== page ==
Wednesday, 9 August 2017

Team Salut: Meet the production group fusing Nigerian music into the UK pop scene

Team Salut are Mr Wood, GKP and Side Chain Manny - three self-taught multi-instrumentalists who met in London and fused their roots across Africa’s West Coast, from Ghana to Sierra Leone and Nigeria.

From producing Mr Eazi and Eugy's 'Dance for me', to bringing Burna Boy and Rita Ora together, Team Salut discuss their work in London.

Movements in music are years in the making, yet giant waves can feel like a matter of moments to create. British music is witnessing its next big movement, as a new Afro wave is sweeping across the scene at hurricane pace. Anthems are racking up plays and views in their millions and in amongst the bangers there’s no doubt you will have heard the Team Salut hallmark punctuating the biggest hits from the rising stars of the Afro-wave scene.

Team Salut have been innovating their signature style over four short years, establishing their brand as the premiere producers in London’s burgeoning Afro-music o scene. Pioneers from the jump, Team Salut are Mr Wood, GKP and Side Chain Manny - three self-taught multi-instrumentalists who met in London and fused their roots across Africa’s West Coast, from Ghana to Sierra Leone and Nigeria.

The Team Salut discography is virtually synonymous with the evolution of the UK Afro sound and in 2016 they clocked over 50 million plays with their smash ‘Dance For Me’ with Mr Eazi and Eugy. From Tion Wayne’s ‘Minor’; to Afro B, Wale and Sneakbo’s ‘Stay Winning’; to Eugy’s ‘Hold Tight’ – Team Salut have proved they have an ear for authentic club bangers and a keen eye for new talent.  They’re working with the hottest breakout artists and remixing the biggest stars from Ray BLK to Zayn and PARTYNEXTDOOR all while earning high praise and setting the industry standard for the sound.

As they go from strength to strength, Team Salut’s reputation is capturing imaginations worldwide. Alongside a co-sign from Usher for their production on Tion Wayne’s ‘Minor’, international fans of their music include Jidenna, Davido, Sarkodie and Mr. Eazi. In the UK, they’re working with Yxng Bane, Wusu, Afro B, Eugy, Tion Wayne, Sneakbo, Not3s, Shakka amongst many more. Team Salut are curating a vibrant sound palette drawing on every dimension of modern music and creating a future forward internationalist sound.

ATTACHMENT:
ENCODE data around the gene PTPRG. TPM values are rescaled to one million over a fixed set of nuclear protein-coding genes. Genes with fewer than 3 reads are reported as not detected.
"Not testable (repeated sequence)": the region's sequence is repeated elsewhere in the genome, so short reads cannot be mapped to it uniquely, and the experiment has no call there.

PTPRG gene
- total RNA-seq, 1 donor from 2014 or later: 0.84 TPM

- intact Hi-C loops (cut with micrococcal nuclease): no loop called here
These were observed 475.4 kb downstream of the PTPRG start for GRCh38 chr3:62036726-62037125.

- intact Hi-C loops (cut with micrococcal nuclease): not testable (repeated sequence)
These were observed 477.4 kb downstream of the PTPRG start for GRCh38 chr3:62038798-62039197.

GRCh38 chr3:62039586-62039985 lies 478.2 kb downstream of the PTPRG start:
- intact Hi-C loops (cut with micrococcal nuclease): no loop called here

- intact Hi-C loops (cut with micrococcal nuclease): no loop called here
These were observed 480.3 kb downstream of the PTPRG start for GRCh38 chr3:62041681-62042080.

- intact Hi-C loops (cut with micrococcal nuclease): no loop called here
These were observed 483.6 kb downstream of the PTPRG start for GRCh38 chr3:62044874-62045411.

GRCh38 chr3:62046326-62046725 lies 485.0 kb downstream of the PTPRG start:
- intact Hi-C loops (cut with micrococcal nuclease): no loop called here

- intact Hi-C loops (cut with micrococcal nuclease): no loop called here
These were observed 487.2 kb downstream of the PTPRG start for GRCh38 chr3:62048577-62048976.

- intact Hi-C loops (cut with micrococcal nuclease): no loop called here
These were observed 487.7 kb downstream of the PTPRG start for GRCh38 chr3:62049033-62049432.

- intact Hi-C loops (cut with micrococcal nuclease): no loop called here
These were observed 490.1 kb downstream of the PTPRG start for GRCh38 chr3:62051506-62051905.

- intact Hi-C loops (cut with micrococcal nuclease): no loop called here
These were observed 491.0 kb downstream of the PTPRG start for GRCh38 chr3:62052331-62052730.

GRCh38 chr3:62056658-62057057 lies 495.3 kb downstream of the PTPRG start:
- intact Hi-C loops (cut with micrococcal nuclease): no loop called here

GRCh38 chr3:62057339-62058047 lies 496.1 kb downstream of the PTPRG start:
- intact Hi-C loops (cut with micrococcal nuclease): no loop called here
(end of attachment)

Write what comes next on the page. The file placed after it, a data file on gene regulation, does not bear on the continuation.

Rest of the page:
Team Salut were recently in Lagos, where they had a conversation with Pulse Music. They talk about their music, African waves, and fusing local pop sounds for international audiences.


Why are you in Nigeria?
We are just working with as many artists and producers. We will also get to know the culture a bit more, gain more exposure out here and reveal ourselves to the locals. People don't really know us here in Nigeria.

When was your first interaction with Nigerian Music?
Side Chain:
Well, I'm Nigerian init. I was born here, moved when I was 10. I haven't been to Lagos since then. 10 years later, I'm back. When I was growing up, my Dad was listening to Lagbaja and Fela, the more traditional stuff, and of course, when I moved to London, I still kept in touch with artists such as Psquare, D’banj, D’Prince and more. For me, I've always been listening to Nigerian music

Has that affected how you produce music?
Definitely, we try to influence it with the guitars, or the bass, or the drum groups. So you hear it in every of our live instrumentals. That little touch of the tropics. Put those sprinkles (laughs)

How do the three of you work together as a group?